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Dublin: 6°C Friday 14 May 2021

Three children abused by their mother escaped from their home using a ladder

The mother beat one of the children and told the others she was ‘beating the white devil’ out of the child.

Image: Shutterstock/pzAxe

THREE CHILDREN WHO were abused by their mother and not allowed to leave their home managed to escape by using a ladder.

The siblings – two girls and a boy who have all now been taken into care –  experienced neglect and emotional and physical abuse from their mother, and there were also allegations of sexual abuse. They planned the escape for some time before executing the plan.

The children brought with them some of the only items that they had – an iPad, a book from the library on bullying, a phone number for fostering services and a phone number for the Samaritans.

The case was brought to light in the latest reports from the Child Care Law Reporting Project, which regularly publishes cases documenting how and why children are taken into care in Ireland.

The report does not give any details such as where in Ireland the family lived to ensure the children cannot be identified.

Instead, it describes how the children had been removed from school to be homeschooled by their mother. Their father rarely visited the house and did not protect them from their mother.

The children had no structure to their day. The mother spend most of her time in her bedroom, where she used a bucket as a toilet. Her son was made to empty it.

The mother beat one of the children frequently, telling the others that she [the mother] was the reincarnation of the Holy Spirit and that she was “beating the white devil” out of the child.

The children had no friends and taught themselves using books in the house. They often stayed up late at night in order to avoid their mother’s violent outbursts during the day.

A Garda sergeant who visited the house after the children escaped said that it was filthy, with floors covered in grime and dirt. The walls were inscribed with religious rhetoric and there was an altar in front of the window in the sitting room.

There was also a damaged electric heater which could have easily ignited. “I had grave concerns that the house was a hazard in itself and it wasn’t fit for children to live in those conditions,” the sergeant told the District Court.

The children, who were all in their early and mid teens, hatched the escape plan together.

A social worker told the court:

“They [the children] used a ladder that they had moved. The side gate was locked as their [older] sister had got out that way [the sister had managed to leave the home]“.

They spoke abut testing the plan when their mum had gone out. They had tested the lock on the front door and thought it was too noisy so they altered the plan. They told the brother only on the night they were leaving as they thought he was too young to be told before.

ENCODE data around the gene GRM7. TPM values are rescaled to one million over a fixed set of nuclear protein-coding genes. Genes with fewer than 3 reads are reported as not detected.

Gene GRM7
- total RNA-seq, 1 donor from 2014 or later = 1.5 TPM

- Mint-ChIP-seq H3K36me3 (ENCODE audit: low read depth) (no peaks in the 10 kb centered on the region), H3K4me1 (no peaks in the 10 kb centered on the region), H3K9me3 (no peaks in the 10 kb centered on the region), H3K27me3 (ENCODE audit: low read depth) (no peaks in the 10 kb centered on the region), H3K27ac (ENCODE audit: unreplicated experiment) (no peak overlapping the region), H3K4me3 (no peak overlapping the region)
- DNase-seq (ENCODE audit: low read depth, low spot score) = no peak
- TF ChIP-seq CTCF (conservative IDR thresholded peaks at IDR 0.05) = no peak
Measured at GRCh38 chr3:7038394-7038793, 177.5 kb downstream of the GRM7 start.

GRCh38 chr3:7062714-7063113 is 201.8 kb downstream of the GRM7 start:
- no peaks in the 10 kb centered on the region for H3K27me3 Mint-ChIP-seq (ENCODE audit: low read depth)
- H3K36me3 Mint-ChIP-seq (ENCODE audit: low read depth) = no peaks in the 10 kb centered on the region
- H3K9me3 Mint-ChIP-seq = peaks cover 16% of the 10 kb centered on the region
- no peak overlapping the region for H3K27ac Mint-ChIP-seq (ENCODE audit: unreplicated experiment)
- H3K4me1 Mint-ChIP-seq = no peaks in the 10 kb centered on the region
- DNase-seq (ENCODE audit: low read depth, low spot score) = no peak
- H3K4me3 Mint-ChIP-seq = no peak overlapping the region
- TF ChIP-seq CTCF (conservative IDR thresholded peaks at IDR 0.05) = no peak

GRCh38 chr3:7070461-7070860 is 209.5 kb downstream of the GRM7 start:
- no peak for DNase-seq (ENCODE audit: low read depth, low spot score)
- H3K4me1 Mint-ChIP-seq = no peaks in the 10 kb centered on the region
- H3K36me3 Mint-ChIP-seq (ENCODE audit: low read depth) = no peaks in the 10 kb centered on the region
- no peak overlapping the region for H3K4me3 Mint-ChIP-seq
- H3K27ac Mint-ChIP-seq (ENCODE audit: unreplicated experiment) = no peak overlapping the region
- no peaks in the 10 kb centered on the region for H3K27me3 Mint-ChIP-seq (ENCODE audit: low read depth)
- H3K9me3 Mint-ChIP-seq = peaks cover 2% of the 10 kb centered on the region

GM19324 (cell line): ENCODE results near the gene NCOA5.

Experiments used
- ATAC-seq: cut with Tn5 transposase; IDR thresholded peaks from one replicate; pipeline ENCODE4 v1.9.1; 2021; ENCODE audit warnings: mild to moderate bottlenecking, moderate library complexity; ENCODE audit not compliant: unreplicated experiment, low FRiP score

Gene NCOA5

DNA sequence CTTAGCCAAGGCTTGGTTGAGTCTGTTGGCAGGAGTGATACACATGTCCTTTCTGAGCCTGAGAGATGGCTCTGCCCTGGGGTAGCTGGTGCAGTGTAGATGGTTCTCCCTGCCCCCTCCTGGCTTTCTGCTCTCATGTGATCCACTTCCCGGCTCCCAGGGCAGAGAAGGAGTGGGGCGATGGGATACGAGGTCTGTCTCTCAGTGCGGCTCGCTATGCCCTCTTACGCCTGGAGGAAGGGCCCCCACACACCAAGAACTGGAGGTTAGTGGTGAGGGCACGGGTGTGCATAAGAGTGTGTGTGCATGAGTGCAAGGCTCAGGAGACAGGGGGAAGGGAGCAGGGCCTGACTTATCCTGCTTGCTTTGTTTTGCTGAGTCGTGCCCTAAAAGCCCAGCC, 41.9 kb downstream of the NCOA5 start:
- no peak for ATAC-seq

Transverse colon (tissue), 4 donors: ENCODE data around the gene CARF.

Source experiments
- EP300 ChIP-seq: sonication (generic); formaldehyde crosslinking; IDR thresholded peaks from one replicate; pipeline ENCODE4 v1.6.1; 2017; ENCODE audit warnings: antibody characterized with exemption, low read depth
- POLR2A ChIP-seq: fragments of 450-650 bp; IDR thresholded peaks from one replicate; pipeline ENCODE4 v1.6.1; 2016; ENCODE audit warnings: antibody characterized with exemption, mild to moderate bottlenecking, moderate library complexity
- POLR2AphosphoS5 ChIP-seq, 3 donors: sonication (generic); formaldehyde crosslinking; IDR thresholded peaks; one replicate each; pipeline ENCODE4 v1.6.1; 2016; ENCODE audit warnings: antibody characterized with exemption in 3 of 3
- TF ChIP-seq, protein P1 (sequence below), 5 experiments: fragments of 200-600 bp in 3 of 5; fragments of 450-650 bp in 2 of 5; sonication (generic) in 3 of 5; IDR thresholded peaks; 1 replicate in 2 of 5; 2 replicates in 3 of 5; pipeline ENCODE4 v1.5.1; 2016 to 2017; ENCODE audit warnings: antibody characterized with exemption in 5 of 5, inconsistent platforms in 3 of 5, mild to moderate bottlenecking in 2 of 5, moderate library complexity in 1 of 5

The children carefully removed each item [they were bringing with them] from the window so as not to wake their mother. The girl said that there were beer bottles and alcohol near her mother.

The children went to a neighbour’s house to get help, and the neighbour called the local garda station, who sent an officer to speak to the children.

The officer told the District Court:

“They said if they did try to escape, their mother would physically assault them. The second child explained that they never went to school, they were home schooled but she only learned to read at age 12, and her sister taught her”.

When the mother came to the garda station she was angry and abusive and did not seem to have any interest in the welfare of the children, the court heard.

An educational welfare officer told the court that the mother had been before court 16 times for the non-attendance of her daughters at school. The mother claimed she was home-schooling them. However by 2009, although she had officially registered as home-schooling, the mother did not comply with the assessment process and was told that her children were being taken off the home-schooling register. She was told to put them into school – but this never happened.

A duty social worker told the court that files from 1999 onwards show the second child had received a burn for which she was not adequately treated when she was very young. There was also a referral to the social work department in 2001 relating to the eldest child’s school attendance.

The District Court granted full care orders for the three children. Their father had not suggested that the children live with him.

Neither the mother nor the father engaged with social workers after the children were taken into care.

The case has also been referred to the Children’s Ombudsman over why the concerns about the family were known by authorities since 2009 but were not followed up.

The report and others can be seen on the Child Care Law Reporting Project website from this morning.

The project has reported on 101 cases in the past year on the intersection of children being taken into care, the Child and Family Agency, and the courts system.

The team is led by Dr Carol Coulter, who said that she hoped the accumulation of reports would help people working in the area to gain more clarity and consistency in working with families.

Read: Project gives fascinating – and shocking – look into Ireland’s child care system > 

Read: Most parents in child care court cases are not married and raising children alone > 

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